The magnificent microwave book, 159pp.
edited by Ellen Argyriou
Polly Book Publishing, Balmain NSW Australia, 1987
Cooking on page 32
My microwave is used mostly to melt butter and chocolate, reheat leftovers and coffee, and warm lemons and limes to extract maximum juice.
Because I use this appliance so rarely, I’ve never felt the need to purchase relevant cookbooks. In fact, I’m pretty sure this book belonged to my mother-in-law.
All recipes in this book were tested in Toshiba microwave ovens. Page 32 has a collection of tips for making appetisers and three recipes—based on pumpkin, almonds and blue cheese. I made the last one.
Blue cheese sauce
2 tablespoons butter
3 tablespoons flour
2 cups milk
75g blue vein cheese grated
Place butter in a large glass measuring jug and cook on power level 9 (High) for 45 seconds until melted. Stir in the flour till smooth then add a little milk and stir till a smooth paste. Add remaining milk gradually, stirring until free of lumps. Cook for 4–5 minutes stirring every minute. Remove from oven and stir in the grated cheese. Add salt and pepper to taste.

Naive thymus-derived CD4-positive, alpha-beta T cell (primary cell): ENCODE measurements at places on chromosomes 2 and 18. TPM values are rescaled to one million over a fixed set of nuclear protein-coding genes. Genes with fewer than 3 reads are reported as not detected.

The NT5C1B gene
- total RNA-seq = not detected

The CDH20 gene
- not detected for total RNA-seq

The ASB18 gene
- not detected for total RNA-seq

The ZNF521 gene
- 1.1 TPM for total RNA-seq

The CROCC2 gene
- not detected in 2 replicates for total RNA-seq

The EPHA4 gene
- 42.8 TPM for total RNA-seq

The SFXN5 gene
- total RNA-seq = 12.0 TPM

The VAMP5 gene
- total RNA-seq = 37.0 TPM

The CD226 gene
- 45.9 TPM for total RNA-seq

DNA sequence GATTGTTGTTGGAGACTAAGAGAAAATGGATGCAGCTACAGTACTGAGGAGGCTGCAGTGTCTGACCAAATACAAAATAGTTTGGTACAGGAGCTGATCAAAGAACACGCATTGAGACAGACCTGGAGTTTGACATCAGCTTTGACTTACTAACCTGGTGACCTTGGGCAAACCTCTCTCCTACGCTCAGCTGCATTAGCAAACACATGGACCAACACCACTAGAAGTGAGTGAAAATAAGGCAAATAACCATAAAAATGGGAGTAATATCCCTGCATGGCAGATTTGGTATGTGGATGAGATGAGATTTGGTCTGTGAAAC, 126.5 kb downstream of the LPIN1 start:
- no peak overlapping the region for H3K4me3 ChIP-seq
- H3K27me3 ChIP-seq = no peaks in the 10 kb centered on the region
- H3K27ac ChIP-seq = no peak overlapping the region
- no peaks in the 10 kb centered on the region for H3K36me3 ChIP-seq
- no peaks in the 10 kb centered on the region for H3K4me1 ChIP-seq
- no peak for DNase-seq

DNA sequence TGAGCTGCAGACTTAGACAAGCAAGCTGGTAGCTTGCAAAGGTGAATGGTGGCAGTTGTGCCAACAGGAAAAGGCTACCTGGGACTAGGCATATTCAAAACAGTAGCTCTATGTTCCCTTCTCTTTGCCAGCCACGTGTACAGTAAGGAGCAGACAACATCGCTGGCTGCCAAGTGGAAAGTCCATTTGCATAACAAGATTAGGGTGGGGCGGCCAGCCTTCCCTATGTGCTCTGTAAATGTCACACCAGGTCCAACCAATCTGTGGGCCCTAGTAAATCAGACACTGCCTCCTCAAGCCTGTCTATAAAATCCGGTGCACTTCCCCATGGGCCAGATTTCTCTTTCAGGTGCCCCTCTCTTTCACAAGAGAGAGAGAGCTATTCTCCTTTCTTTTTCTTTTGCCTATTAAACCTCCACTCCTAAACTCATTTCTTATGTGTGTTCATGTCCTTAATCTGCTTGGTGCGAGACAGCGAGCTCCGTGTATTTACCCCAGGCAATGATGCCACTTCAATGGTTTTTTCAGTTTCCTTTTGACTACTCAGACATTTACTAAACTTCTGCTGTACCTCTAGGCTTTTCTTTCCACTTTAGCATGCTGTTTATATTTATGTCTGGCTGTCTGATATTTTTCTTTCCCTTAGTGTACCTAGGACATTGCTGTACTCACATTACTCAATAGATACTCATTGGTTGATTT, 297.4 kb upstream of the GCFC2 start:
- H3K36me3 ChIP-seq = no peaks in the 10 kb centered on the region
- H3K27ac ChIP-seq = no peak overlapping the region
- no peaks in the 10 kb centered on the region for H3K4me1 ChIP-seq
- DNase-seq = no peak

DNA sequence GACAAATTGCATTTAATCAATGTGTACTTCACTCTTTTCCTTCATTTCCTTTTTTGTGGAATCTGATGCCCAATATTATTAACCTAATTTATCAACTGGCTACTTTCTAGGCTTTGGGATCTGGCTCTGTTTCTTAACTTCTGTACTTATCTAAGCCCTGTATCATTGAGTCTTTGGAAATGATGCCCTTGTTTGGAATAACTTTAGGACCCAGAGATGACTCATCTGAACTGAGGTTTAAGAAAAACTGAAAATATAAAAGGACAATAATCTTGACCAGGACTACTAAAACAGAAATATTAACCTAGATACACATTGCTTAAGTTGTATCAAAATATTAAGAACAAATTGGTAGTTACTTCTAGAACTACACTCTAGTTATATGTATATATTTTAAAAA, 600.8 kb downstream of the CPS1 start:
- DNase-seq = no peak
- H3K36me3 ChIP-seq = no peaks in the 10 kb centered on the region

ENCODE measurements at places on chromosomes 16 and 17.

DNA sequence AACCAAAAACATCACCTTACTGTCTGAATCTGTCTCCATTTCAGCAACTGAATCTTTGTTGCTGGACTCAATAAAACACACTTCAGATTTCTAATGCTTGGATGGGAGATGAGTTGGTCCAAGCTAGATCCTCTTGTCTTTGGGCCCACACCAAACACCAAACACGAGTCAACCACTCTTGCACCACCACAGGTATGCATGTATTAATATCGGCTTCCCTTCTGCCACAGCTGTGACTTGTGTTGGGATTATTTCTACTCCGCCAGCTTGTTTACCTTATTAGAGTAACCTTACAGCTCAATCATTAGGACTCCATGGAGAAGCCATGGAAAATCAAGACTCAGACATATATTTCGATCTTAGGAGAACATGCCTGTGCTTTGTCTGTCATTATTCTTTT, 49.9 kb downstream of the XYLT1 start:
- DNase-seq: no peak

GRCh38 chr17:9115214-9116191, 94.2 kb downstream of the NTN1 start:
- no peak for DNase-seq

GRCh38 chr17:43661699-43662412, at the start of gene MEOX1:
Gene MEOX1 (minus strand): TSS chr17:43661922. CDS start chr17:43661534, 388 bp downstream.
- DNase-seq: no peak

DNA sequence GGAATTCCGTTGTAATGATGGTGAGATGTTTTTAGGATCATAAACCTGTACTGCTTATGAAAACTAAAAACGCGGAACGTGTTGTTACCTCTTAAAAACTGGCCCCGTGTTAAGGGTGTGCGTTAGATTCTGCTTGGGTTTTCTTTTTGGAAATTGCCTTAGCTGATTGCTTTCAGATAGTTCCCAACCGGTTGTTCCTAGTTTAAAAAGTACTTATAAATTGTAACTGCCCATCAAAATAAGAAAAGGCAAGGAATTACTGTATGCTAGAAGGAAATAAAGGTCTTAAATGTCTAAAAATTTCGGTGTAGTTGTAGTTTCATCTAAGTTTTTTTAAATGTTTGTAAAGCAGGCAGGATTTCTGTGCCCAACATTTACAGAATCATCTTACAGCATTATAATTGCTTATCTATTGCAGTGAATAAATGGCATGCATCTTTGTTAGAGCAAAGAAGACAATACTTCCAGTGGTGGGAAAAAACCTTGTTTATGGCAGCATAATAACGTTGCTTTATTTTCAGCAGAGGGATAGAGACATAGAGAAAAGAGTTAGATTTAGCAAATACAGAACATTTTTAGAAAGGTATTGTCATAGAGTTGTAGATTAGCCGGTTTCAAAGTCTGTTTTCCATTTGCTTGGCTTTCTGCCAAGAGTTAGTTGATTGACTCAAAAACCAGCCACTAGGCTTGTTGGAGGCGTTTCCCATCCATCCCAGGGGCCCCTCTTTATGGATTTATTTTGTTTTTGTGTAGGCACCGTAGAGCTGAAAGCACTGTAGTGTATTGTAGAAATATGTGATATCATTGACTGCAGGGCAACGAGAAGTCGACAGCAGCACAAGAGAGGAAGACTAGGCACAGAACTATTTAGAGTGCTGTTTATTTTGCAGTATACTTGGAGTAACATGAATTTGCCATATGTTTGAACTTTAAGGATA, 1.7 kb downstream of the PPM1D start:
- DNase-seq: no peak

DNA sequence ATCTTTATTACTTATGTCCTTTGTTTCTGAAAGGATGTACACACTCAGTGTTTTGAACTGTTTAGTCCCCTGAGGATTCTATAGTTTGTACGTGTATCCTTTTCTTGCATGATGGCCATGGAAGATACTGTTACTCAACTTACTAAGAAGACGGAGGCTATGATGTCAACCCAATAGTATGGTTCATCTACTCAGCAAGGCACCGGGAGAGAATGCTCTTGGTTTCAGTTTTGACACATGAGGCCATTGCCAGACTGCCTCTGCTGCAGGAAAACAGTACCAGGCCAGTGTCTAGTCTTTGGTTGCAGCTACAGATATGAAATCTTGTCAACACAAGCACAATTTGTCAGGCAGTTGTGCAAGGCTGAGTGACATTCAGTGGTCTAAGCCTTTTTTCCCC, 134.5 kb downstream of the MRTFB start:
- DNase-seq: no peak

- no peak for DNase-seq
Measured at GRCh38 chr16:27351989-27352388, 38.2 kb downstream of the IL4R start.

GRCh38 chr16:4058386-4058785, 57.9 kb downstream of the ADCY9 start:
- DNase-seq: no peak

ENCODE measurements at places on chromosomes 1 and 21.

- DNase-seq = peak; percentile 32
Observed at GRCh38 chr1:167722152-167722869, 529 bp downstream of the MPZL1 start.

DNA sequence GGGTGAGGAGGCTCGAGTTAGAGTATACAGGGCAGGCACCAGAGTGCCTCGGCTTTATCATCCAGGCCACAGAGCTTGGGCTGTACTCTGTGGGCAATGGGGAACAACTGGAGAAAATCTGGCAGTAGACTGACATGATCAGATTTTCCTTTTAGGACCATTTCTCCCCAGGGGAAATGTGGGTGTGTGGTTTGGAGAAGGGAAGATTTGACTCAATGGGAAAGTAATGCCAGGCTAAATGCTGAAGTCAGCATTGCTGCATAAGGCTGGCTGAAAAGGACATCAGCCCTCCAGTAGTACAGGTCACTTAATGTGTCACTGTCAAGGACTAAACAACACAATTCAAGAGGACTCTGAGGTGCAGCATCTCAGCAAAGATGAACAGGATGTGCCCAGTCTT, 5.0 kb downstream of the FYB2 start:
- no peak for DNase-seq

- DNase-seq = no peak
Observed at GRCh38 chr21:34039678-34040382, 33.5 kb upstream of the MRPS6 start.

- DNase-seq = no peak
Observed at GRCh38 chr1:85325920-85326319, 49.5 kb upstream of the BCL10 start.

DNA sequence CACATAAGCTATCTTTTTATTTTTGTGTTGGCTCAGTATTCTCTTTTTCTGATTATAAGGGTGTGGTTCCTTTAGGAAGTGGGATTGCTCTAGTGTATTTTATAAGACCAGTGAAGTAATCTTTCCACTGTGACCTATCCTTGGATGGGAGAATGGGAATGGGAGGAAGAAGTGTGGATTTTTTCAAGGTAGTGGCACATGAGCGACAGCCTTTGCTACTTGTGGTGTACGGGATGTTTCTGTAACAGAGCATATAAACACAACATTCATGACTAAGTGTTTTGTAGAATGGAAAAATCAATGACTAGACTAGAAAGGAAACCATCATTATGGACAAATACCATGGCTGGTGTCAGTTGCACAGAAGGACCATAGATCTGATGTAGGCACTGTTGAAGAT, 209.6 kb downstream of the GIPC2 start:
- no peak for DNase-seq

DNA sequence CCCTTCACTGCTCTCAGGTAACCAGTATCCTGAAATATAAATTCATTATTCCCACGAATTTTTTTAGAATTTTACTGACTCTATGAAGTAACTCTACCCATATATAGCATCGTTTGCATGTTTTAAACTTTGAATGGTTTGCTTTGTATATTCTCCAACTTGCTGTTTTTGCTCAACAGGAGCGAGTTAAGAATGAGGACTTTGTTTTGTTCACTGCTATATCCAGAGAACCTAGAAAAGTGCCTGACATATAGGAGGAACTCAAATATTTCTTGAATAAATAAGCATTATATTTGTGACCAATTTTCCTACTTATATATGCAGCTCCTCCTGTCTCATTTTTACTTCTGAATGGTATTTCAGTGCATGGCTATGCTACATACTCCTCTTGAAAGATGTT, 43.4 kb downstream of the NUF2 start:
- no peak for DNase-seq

How it played out
Eye fillet steaks were on special so I bought a packet of four. These smallish steaks are a top-of-the-line cut in Australia and known as beef tenderloins in the USA. Often costing more than $40 a kilo, they’re deserving of an accompanying sauce—something classy.
So I made half a batch of this according to the instructions, except that my blue cheese was too soft to grate, so I cut it into small pieces, which worked just fine.
A delicious and easy-to-make sauce that went very well with the steaks as well as the wedges I served on the side. The blue cheese flavour is not overpowering, so the sauce can be enjoyed by those who don’t love blue cheese straight.
Even though I made half a batch, there were quite a lot of leftovers. Off to the market to see what’s on special. I reckon the sauce is versatile enough that it could compliment most meats and vegetables.
If you love markets as much as I do, check out some of the treats I found in Toronto’s St Lawrence Market. A few years back, National Geographic named it the world’s best food market.